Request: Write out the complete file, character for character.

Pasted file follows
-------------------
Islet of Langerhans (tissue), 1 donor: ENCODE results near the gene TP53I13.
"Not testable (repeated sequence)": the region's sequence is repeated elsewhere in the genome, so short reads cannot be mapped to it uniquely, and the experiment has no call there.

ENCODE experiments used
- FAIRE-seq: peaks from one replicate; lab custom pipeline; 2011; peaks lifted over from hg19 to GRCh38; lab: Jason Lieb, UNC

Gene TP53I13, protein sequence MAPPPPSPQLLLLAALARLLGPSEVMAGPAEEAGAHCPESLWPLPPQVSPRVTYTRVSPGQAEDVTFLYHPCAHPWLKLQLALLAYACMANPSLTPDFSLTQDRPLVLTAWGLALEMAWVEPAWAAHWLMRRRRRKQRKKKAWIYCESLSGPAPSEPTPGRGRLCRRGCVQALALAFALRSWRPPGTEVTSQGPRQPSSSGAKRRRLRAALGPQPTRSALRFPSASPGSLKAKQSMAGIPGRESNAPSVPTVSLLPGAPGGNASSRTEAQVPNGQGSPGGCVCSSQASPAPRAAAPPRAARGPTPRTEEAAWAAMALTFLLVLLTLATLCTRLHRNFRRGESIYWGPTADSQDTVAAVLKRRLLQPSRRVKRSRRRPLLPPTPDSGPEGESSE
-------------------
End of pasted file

Islet of Langerhans (tissue), 1 donor: ENCODE results near the gene TP53I13.
"Not testable (repeated sequence)": the region's sequence is repeated elsewhere in the genome, so short reads cannot be mapped to it uniquely, and the experiment has no call there.

ENCODE experiments used
- FAIRE-seq: peaks from one replicate; lab custom pipeline; 2011; peaks lifted over from hg19 to GRCh38; lab: Jason Lieb, UNC

Gene TP53I13, protein sequence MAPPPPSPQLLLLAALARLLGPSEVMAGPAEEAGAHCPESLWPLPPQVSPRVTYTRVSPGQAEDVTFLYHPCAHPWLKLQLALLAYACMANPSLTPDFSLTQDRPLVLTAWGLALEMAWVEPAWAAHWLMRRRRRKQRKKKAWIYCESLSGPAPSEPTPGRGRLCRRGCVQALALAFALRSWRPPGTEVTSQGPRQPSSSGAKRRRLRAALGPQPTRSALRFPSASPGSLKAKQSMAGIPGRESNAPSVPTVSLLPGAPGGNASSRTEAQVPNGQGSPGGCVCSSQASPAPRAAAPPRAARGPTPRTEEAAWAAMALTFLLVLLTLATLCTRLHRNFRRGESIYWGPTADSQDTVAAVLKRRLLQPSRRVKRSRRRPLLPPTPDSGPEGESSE